I may be able to elaborate a bit on that. It seems when a band finally gets accepted by a large amount of people, those people are the ones that made them what they are. The people don't like drastic changes, and bands that usually try to re-define the face of music after a few successful albums, fall by the wayside.
This seems to be true with just about every band in existence. You're liked for a certain sound, and people want to continue to hear that sound for a while. But after a few albums of the same caliber, the band grows and matures in their songwriting. They'll lose some fans, but will gain others. It all depends on how drastic the change-over is.
In Metallica's case, I think their change was for the better as far as survival goes. Though I'm not and never was a fan of theirs, I really appreciate them for what they were, and what they are now. They paid their dues, and sold quite allot of records in the past especially when there wasn't radio airplay. So that to me in itself is reason to at least appreciate a band even if they aren't my thing.
People will call them sell-outs and that is what bothers me the most. Why I wonder? Because they wanted to make a few more dollars and appeal to a wider audience? That's not selling out to me, that is business......but only if it is the way you wish to go. Yes there are bands that sold out for the sake of selling out, but again...isn't that their perogative? To me, if you are maturing and all of a sudden you seem to be writing more hit like commercially acceptable material, that is fantastic and it shows growth. Any hard working serious professional mucian will admit to that.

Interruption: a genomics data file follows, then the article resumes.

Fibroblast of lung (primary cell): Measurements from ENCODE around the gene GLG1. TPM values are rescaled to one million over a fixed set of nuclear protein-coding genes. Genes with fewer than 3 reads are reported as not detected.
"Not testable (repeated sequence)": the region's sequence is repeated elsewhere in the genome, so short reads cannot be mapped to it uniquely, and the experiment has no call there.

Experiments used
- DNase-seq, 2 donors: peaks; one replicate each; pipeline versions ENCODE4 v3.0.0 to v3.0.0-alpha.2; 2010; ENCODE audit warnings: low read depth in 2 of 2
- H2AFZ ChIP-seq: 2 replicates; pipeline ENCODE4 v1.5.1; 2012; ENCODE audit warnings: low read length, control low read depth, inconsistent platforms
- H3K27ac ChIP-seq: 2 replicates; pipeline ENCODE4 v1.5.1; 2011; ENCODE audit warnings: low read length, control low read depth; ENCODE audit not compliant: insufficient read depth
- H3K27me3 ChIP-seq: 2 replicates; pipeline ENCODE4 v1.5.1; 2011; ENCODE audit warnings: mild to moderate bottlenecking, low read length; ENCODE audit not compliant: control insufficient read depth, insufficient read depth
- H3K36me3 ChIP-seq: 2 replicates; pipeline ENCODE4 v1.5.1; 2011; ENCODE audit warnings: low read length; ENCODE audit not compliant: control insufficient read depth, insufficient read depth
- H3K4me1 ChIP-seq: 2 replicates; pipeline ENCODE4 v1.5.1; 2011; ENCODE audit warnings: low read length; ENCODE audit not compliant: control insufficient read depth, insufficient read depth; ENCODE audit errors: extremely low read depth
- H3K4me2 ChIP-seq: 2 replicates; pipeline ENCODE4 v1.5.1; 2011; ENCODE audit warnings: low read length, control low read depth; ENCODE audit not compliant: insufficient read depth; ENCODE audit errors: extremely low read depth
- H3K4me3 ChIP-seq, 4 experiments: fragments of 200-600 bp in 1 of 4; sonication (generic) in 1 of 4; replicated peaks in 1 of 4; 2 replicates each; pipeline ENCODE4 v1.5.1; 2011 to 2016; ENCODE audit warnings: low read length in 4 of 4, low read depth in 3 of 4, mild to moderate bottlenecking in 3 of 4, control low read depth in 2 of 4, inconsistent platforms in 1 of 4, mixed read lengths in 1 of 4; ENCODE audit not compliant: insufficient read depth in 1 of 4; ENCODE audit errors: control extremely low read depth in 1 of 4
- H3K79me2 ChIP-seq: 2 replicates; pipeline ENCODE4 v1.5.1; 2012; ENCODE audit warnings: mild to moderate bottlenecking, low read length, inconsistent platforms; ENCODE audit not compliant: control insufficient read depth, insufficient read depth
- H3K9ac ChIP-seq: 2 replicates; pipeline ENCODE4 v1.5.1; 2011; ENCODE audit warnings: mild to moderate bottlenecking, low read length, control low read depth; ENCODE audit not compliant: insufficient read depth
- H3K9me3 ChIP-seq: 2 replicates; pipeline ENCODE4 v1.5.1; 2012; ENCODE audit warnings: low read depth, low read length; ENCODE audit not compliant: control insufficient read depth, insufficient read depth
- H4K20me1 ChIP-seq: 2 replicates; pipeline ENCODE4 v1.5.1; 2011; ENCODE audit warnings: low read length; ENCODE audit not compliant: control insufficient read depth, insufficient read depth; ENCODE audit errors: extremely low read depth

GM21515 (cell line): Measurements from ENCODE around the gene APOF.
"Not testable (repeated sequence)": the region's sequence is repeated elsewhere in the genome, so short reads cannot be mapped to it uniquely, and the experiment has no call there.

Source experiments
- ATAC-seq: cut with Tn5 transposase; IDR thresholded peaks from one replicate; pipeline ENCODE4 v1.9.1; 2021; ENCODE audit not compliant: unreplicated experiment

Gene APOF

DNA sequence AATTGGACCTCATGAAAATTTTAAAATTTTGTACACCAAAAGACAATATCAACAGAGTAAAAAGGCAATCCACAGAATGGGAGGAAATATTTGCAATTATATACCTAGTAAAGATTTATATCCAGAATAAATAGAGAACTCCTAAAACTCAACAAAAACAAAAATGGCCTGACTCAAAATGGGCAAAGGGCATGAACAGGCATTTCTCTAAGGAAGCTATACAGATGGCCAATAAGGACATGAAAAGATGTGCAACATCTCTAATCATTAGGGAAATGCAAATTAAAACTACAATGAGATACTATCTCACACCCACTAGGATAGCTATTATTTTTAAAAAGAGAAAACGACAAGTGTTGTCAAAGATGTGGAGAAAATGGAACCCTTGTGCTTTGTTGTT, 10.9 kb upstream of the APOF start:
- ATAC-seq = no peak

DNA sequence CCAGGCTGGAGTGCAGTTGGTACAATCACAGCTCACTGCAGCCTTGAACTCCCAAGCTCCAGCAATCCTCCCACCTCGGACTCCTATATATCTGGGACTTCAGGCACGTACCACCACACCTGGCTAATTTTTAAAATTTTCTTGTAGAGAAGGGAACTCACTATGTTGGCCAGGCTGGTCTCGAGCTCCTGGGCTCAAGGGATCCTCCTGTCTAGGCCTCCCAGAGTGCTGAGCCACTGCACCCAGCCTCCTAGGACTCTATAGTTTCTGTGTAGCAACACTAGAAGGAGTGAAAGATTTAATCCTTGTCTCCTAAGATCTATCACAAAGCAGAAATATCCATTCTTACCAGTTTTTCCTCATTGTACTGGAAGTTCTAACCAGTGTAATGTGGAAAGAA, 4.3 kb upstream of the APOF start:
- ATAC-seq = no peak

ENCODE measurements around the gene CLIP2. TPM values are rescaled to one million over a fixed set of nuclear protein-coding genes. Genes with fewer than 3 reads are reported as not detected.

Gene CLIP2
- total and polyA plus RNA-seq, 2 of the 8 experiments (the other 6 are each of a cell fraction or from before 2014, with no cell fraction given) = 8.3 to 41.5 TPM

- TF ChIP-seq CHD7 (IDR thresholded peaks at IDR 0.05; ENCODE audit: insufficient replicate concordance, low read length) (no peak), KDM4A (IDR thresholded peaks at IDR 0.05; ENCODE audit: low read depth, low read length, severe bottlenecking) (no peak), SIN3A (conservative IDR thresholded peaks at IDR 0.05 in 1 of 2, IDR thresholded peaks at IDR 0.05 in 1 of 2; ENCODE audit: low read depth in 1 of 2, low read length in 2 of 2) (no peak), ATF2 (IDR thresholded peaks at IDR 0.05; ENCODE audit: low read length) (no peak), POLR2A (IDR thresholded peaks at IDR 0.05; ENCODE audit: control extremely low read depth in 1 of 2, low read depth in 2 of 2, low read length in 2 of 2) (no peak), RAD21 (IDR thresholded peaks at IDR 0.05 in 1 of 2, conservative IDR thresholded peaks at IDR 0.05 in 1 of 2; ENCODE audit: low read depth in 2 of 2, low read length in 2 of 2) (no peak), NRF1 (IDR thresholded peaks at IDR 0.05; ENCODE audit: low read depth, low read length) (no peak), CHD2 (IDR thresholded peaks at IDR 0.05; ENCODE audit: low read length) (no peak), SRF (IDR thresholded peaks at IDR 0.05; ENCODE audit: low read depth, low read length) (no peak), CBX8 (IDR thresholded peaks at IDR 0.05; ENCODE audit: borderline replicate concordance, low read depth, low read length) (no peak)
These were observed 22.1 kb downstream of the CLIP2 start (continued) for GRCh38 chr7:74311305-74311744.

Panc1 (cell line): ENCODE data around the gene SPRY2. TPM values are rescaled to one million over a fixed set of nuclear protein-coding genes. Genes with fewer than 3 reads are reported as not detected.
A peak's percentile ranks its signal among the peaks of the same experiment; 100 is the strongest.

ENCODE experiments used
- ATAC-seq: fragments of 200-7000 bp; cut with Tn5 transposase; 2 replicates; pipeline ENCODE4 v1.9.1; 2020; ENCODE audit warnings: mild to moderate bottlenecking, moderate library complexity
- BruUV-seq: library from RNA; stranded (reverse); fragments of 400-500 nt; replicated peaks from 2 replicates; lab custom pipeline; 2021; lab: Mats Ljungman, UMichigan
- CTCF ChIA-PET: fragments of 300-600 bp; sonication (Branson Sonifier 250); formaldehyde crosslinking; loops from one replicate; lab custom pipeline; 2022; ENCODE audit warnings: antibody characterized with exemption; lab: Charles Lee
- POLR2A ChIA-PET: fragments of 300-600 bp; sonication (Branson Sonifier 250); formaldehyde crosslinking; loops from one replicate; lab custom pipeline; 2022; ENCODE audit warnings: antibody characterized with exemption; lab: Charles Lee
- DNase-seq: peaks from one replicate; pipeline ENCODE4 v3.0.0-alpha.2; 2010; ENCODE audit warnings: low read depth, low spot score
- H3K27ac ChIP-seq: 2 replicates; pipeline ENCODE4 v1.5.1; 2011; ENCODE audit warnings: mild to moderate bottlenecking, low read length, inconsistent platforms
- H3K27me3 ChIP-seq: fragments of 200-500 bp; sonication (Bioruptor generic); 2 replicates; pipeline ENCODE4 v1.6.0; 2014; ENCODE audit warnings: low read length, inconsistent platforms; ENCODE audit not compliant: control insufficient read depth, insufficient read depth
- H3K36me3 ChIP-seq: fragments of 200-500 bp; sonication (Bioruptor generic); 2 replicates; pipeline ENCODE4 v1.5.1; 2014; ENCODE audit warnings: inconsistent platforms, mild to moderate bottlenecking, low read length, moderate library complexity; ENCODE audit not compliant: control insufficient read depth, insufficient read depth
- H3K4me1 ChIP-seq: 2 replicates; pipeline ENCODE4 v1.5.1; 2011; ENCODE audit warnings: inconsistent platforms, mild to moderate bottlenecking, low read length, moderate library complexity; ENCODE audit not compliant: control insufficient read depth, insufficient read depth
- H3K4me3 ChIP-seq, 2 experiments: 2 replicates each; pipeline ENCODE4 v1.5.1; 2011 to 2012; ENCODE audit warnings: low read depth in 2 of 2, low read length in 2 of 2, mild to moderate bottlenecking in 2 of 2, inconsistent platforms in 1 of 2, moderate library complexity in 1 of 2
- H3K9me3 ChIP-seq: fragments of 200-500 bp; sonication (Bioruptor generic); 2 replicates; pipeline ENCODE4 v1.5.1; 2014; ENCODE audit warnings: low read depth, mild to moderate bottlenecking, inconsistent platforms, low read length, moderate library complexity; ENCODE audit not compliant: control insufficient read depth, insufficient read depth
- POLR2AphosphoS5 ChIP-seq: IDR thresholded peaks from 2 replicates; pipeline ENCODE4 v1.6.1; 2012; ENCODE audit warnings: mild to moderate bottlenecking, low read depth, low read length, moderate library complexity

Van Halen....one of my all time favorite bands for example. All the older stuff was more attitude, more guitar playing and a cool party vibe. What happens when you put out 6 albums of that stuff? You start to mature a little and think differently. You try and test the waters a bit. I loved VH with Roth, but the bottom line in my humble opinion is the songwriting improved drastically when Hagar joined the band. Ok Eddie wasn't as innovative and didn't play like the maniac he once was, but you get to a certain point of your career and you grow....sometimes you change.
Writing a song with an awesome hook is something that is an artform all in its own. People call it sellout, but then again...most of them that say that are musicians, and if you cater to them, you usually don't sell as many records. If it sounds good, it is good, there are no rules in rock n roll. And if you can write hit material, your not selling out unless you are record company manufactured. Hit material and orchestration takes as much time and creativity as progressive off the wall stuff. In the long run with music today, the answer is survival and you do what you gotta do to put food on the table. Take care.